Accessing the keys

You can access the keys by calling .get_keys on the context, it will return the I18nKeys struct defined above, build with the current locale. This is also based on the locale signal, so call it in a function too.

Setting a locale

When the user make a request for your application, the request headers contains a weighted list of accepted locales, this library take them into account and try to match it against the loaded locales, but you probably want to give your users the possibility to manually choose there prefered locale, for that you can set the current locale with the .set_locale function:

let i18n = use_i18n();

let on_click = move |_| {
    let current_locale = i18n.get_locale();
    let new_locale = match current_locale {
        Locale::en => Locale::fr,
        Locale::fr => Locale::en,
    };
    i18n.set_locale(new_locale);
};

view! {
    <button on:click=on_click>
        {move || i18n.get_keys().click_to_switch_locale}
    </button>
}

The t!() macro

As seen above, it can be pretty verbose to do move || i18n.get_keys().$key every time, so the crate expose a macro to help with that, the t!() macro.

use crate::i18n::use_i18n;
use leptos_i18n::t;

let i18n = use_i18n();

view! {
    <p>{t!(i18n, hello_world)}</p>
}

It takes the context as the first parameter and the key in second.

Because you often use thet! macro with the i18n module, the i18n module re-export it, so you can do use crate::i18n::* to import the use_i18n function and the t! macro together.

It also help with interpolation:

Interpolation

You may need to interpolate values in your translation, for that you can add variables by wrapping it in {{ }} in the locale definition:

{
  "click_to_inc": "Click to increment",
  "click_count": "You have clicked {{ count }} times"
}

You can then do

let i18n = use_i18n();

let (counter, set_counter) = create_signal(0);
let inc = move |_| set_counter.update(|count| *count += 1);


view! {
    <p>{t!(i18n, click_count, count = move || counter.get())}</p>
    <button on:click=inc>{t!(i18n, click_to_inc)}</button>
}

You can pass anything that implement leptos::IntoView + Clone + 'static as your variable. If a variable is not supplied it will not compile, same for an unknown variable key.

You may also need to interpolate components, to highlight some part of a text for example, you can define them with html tags:

{
  "important_text": "this text is <b>very</b> important"
}

You can supply them the same way as variables to the t! macro, just wrapped beetween < >. The supplied value must be a T: Fn(leptos::ChildrenFn) -> impl IntoView + Clone + 'static.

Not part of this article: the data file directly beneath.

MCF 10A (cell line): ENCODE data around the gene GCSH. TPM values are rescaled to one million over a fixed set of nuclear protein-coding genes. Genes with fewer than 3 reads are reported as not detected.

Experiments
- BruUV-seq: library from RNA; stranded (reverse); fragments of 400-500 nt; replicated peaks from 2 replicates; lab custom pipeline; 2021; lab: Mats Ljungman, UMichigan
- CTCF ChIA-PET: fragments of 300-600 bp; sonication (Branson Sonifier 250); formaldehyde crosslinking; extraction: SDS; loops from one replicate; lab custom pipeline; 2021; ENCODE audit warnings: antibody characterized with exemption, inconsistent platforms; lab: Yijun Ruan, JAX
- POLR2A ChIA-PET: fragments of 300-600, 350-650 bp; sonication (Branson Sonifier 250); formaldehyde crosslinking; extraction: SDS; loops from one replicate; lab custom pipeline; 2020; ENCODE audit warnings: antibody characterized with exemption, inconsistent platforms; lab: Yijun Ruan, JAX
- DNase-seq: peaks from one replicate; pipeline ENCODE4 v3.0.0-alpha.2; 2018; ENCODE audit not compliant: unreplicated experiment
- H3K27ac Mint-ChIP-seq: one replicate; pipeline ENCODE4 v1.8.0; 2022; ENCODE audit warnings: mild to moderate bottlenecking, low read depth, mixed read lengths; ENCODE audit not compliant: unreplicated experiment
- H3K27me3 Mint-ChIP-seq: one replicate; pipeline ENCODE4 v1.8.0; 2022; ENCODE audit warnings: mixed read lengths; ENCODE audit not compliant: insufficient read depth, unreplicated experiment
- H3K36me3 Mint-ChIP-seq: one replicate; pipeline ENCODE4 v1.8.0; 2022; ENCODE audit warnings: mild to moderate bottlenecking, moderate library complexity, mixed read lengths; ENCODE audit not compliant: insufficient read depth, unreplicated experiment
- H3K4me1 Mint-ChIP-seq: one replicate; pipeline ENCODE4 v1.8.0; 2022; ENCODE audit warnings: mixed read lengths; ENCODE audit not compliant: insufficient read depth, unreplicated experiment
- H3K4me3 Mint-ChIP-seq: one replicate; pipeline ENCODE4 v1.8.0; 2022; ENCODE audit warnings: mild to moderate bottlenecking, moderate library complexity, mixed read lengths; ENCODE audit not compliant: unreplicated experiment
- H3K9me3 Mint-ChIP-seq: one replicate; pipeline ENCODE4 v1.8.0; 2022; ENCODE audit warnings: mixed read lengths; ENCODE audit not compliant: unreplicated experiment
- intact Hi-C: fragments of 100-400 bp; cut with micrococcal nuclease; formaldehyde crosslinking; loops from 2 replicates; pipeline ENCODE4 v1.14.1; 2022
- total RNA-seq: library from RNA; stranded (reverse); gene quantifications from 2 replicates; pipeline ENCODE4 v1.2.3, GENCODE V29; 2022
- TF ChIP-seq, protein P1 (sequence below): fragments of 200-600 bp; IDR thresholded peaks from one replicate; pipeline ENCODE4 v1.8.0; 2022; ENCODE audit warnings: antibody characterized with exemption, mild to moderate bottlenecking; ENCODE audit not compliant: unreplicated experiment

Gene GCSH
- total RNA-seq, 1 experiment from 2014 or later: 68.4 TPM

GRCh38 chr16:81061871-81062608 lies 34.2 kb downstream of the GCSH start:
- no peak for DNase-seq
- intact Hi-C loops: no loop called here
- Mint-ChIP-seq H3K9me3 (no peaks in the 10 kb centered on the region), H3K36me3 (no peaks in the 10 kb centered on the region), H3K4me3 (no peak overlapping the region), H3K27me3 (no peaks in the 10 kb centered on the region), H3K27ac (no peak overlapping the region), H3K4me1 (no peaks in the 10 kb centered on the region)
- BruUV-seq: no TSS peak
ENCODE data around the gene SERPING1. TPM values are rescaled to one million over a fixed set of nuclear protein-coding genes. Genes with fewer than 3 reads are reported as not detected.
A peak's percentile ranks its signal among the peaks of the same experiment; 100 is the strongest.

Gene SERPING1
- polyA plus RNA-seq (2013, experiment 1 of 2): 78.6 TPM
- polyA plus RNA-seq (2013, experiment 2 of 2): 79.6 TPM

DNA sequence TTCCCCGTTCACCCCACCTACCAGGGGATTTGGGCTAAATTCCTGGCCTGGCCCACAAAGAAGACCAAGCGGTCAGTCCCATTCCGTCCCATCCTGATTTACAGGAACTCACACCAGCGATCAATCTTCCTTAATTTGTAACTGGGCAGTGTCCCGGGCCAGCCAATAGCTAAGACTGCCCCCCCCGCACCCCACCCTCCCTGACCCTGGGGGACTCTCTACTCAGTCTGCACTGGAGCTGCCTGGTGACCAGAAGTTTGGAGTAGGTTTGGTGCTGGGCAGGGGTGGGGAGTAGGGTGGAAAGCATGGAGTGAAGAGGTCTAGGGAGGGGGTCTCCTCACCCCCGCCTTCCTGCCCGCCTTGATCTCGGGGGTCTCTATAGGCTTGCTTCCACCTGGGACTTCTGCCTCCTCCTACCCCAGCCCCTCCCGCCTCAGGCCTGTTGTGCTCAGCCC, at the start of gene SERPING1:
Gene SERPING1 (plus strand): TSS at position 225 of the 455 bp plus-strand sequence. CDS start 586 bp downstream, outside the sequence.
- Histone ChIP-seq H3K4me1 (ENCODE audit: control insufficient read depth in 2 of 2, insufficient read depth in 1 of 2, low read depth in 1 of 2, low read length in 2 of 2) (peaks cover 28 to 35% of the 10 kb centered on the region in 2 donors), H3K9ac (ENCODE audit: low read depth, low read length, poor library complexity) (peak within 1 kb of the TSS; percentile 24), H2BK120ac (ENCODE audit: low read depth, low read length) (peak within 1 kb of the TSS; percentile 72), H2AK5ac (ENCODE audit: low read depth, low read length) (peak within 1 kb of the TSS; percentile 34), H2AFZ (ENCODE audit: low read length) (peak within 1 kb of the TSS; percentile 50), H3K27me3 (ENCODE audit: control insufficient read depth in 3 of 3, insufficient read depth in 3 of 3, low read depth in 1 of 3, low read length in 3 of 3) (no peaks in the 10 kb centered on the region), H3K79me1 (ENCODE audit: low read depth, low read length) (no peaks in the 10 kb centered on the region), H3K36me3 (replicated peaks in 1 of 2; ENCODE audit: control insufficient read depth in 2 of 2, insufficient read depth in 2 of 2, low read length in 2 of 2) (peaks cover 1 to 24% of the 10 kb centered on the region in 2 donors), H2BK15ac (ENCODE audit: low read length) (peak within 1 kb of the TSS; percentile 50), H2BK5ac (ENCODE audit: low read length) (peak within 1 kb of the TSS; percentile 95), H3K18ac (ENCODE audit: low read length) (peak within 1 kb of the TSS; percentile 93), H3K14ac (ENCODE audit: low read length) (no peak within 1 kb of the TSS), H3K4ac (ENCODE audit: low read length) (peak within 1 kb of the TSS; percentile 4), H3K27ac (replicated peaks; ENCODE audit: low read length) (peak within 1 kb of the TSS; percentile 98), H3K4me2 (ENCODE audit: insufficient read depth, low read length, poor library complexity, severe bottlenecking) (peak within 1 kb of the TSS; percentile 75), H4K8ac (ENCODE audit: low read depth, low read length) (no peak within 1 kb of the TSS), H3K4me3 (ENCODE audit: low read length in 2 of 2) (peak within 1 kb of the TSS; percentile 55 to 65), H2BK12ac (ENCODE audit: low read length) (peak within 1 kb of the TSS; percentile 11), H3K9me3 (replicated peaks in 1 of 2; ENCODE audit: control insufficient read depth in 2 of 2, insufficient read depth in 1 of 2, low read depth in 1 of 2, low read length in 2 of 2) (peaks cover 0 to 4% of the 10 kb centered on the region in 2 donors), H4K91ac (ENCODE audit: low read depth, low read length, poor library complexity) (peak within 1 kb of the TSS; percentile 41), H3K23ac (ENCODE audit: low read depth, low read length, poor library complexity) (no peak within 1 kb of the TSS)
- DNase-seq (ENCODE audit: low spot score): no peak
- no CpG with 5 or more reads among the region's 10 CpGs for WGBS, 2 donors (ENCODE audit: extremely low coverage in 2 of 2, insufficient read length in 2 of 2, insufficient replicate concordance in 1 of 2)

let i18n = use_i18n();

view! {
    <p>
        {t!(i18n, important_text, <b> = |children| view!{ <b>{children}</b> })}
    </p>
}

The only restriction on variables/components names is that it must be a valid rust identifier (- are allowed, but are replaced by _ for the identifier). You can define variables inside components: You have clicked <b>{{ count }}</b> times, and you can nest components, even with the same identifier: <b><b><i>VERY IMPORTANT</i></b></b>.

For plain strings, .get_keys().$key return a &'static str, but for interpolated keys it return a struct that implement a builder pattern where variables are passed to functions called .var_$name(var) and components to .comp_$name(comp), so for the counter above but without the t! macro it will look like this:

let i18n = use_i18n();

let (counter, set_counter) = create_signal(0);
let inc = move |_| set_counter.update(|count| *count += 1);


view! {
    <p>{move || i18n.get_keys().click_count.var_count(move || counter.get())}</p>
    <button on:click=inc>{move || i18n.get_keys().click_to_inc}</button>
}

If a variable or a component is only needed for one local, it is totally acceptable to do:

/locales/en.json:

{
  "hello_world": "Hello World!"
}

/locales/fr.json:

{
  "hello_world": "Bonjour <i>le monde!</i>"
}

When accessing the key it will return a builder that need the total keys of variables/components of every locales.

If your value as the same name as the variable/component, you can drop the assignement, this:

t!(i18n, key, count = count, <b> = b, other_key = ..)

can we shorten to

t!(i18n, key, count, <b>, other_key = ..)

Plurals

You may need to display different messages depending on a count, for example one when there is 0 elements, another when there is only one, and a last one when the count is anything else.